4 Ways That Cat6 Plenum Is Different From Cat5 Cable

When it comes to installing hard-wired network systems for your home or workplace, there are many considerations to be made in terms of the place of installation and cable types to be used. Wireless connections are often an easier choice but if there is the need for multimedia sharing and increased bandwidth, hard-wired solutions are best. 

When it comes to wiring, there are typically two types of cables that are most popular. To know which one to use depends on several factors such as regulations, cost, and internet needs. The cat5 and cat6 cables in their variants are the most used.

Here are some differences between the cat6 plenum cables and the cat5 to consider in your wiring:

Cost Considerations

Cat5 cables are cheaper than cat6 and run at less than 10-gigabit speed. Cat6 Plenum is more expensive, as they meet the standard of UL910. This is the strictest fire standard, which means they are more durable. 

Cat6 cables also offer maximum performance because transmission errors happen less frequently, especially if the data is being transmitted over longer ranges. They also have higher speeds on longer lengths. All these functional advantages result in the increased price range of the cat6 plenum cables.

Cable Jacket Material

Cat6 plenum cables use low smoke PVC or FEP materials: fluorinated ethylene polymer or low-smoke polyvinyl chloride. These components not only have electrical properties but also a superior chemical resistance supporting temperatures that vary from as low as -25 to as high as 125 degrees Celsius. They are also resistant to all kinds of chemicals. 

The conductor on cat5 is thinner at 24 AWG most of the time, while cat6 has 23 AWG. It is important to note that as the AWG number goes higher, the copper material gets thinner.  

The network speeds supported by the two cables also vary. Cat6 supports 10 GB or 10,000mb/s of network speeds from 100-165 feet. The higher-end is achieved when there is low interference from other cables. Cat5 has lower speeds, which is fine if you never need to get to 10 GB performance speed.


When it comes to plugs for cat5 or cat6, it might often seem as though there is no difference between the two because the difference is usually very subtle. The Cat6 plug has staggered holes, while the cat5 has straight pins. The cat6’s staggered pins are often called high-low connectors.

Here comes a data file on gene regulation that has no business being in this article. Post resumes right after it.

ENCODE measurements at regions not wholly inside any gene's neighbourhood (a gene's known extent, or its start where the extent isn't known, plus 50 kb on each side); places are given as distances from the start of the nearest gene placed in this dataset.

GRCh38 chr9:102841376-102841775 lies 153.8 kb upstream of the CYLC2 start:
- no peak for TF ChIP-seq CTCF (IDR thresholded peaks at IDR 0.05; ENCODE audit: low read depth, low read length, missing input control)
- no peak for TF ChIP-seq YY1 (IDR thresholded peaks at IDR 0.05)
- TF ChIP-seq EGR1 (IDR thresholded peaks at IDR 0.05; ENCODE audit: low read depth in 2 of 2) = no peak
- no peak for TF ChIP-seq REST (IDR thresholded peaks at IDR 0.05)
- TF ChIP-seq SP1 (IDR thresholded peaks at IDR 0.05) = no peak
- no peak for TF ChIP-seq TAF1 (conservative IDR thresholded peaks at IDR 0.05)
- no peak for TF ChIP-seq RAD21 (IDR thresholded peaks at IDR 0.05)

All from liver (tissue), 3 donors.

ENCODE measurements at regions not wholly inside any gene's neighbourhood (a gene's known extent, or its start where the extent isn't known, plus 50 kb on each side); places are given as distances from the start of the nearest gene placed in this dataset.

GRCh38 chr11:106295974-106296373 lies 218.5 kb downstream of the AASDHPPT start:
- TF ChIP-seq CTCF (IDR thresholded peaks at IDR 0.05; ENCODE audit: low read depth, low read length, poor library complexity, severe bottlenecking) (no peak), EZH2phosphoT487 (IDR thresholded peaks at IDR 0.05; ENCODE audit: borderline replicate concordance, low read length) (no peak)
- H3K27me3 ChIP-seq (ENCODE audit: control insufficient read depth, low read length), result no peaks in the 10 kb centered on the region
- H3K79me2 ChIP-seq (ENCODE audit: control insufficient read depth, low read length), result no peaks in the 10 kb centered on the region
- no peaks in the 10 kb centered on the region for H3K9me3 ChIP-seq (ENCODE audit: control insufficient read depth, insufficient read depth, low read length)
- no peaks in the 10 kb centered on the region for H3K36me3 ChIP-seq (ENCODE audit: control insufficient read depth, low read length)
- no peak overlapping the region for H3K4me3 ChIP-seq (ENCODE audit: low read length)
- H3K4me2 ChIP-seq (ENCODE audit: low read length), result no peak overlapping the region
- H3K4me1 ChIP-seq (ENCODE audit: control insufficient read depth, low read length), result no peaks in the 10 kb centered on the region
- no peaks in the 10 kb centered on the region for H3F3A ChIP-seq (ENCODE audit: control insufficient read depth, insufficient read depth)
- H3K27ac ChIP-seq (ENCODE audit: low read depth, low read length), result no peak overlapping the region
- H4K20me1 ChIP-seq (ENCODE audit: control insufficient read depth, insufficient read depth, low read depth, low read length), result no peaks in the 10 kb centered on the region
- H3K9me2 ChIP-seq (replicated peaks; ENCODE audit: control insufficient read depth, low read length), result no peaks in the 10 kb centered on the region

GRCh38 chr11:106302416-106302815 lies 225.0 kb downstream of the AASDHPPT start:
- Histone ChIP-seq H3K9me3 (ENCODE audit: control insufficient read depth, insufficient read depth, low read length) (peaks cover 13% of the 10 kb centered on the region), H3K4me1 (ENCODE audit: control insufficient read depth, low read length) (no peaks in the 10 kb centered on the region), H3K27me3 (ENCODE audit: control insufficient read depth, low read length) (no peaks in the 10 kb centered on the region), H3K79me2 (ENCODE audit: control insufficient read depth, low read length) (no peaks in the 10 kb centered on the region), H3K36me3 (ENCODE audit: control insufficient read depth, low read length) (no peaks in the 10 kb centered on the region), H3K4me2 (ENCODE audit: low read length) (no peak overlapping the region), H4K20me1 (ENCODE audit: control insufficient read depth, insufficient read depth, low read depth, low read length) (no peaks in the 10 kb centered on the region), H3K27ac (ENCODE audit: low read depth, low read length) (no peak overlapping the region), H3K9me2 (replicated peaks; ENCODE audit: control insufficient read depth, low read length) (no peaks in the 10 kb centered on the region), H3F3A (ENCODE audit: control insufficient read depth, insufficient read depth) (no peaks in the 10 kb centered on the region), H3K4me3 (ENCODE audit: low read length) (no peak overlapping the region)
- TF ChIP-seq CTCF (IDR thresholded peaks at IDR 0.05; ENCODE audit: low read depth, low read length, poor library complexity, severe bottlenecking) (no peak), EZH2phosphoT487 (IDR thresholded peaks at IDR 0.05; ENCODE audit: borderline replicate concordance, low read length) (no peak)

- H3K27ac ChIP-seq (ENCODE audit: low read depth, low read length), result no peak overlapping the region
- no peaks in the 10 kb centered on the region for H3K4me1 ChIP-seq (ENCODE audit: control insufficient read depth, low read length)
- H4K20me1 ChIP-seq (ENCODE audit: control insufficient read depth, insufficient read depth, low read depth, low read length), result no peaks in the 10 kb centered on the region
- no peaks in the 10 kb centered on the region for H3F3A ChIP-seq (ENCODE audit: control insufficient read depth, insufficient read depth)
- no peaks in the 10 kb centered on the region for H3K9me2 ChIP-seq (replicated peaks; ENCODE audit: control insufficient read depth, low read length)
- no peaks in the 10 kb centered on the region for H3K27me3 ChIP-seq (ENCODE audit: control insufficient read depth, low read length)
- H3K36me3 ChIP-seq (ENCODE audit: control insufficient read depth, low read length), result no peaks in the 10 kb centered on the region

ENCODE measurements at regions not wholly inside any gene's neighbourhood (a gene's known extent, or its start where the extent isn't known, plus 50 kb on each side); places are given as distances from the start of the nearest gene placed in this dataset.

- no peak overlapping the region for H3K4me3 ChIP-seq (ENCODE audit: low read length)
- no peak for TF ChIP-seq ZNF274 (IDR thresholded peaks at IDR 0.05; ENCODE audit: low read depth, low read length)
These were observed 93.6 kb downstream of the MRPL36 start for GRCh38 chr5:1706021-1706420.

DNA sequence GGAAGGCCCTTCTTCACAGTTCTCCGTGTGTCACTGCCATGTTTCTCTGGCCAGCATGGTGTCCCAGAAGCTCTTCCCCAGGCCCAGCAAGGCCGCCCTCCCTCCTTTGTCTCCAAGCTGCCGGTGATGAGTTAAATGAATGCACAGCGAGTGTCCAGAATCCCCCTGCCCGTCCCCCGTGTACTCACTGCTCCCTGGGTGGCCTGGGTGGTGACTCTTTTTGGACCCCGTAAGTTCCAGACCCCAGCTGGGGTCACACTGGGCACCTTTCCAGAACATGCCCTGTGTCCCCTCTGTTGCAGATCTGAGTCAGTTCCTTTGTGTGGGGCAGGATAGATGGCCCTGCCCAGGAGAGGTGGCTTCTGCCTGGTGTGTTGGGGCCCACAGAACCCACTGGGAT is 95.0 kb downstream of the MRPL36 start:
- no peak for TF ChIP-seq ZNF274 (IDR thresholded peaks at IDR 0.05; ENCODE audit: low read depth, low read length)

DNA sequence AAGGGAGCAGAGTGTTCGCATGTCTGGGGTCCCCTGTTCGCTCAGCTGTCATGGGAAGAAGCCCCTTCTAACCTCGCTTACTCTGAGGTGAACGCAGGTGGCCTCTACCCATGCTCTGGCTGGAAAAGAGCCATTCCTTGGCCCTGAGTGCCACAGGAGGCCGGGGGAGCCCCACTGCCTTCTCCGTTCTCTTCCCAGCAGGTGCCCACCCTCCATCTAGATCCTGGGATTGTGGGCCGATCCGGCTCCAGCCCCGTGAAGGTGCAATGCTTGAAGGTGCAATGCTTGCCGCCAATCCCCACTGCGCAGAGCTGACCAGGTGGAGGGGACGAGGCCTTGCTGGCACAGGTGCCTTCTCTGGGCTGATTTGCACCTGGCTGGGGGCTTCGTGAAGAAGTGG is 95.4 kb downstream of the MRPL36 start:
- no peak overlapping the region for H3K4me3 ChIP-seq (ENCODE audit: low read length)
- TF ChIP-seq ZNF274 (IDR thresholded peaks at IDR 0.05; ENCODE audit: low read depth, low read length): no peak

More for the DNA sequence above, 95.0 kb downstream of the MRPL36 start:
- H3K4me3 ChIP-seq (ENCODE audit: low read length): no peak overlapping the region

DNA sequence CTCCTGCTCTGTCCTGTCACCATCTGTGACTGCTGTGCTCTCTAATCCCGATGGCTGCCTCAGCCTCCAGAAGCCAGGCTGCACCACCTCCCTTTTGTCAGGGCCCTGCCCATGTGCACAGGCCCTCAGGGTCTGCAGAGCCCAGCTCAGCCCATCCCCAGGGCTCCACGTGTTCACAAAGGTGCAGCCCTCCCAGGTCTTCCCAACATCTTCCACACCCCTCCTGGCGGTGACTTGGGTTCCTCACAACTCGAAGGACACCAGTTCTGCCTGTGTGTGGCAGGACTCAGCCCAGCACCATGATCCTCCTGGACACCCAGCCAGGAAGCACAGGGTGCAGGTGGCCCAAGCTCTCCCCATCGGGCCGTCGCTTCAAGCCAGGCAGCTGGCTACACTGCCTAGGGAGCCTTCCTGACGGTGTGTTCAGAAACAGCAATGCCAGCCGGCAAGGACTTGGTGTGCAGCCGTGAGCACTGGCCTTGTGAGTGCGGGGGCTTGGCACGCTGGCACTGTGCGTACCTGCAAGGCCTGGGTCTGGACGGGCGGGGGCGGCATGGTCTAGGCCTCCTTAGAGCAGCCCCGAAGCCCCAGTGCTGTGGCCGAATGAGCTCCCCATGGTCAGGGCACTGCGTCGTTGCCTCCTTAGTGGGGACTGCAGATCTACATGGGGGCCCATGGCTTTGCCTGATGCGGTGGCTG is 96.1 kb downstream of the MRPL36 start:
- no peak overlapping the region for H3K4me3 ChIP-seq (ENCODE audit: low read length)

Since the cat6 tends to be thicker, the RJ45 plug requirements are higher. Using a cat5 plug on cat6 wires will be harder although most people often do. Cat5 is also not splined, while cat6 is. The spline usually separates the conductor pairs at the center of the cable construction. Splines keep twisted wire pairs in the right order and separate. This increases performance and minimizes “cross-talk” inside cables. Splines are part of why it’s difficult to put in the right plug.

Places Of Installation 

When it comes to installation, plenum cables are usually placed in the plenum spaces of the buildings. Plenum spaces are the pathways in buildings providing airflow and circulation for heating and air conditioning systems. Because there is a constant flow of fresh air these spaces such as under raised floors or above-suspended ceilings are high hazard areas for fire to spread. 

The use of plenum cables helps to prevent the cables from being damaged and facilitates the spread of fire due to exposed cables. The right cables will also help to avoid legal issues if a fire was to break out. It’s best to consult the NFPA National Electrical Code or any other related code in your area or country.

Cat6 plenum cable is designed to help restrict the spread of flames to less than 5 feet while also limiting the amount of smoke emitted during a fire because it is made up of FEP or PVC. Cat5 cables can be used around the building or house. The major difference is that while Cat6, plenum cables can be used in plenum spaces and other spaces, cat5 can only be used in non-plenum areas.

The choice of whether to use the cat5 or cat6 plenum cable will be dependent on the above-mentioned factors. It all comes down to what will serve your home or office best and ensure the safest environment and the fastest most reliable internet access.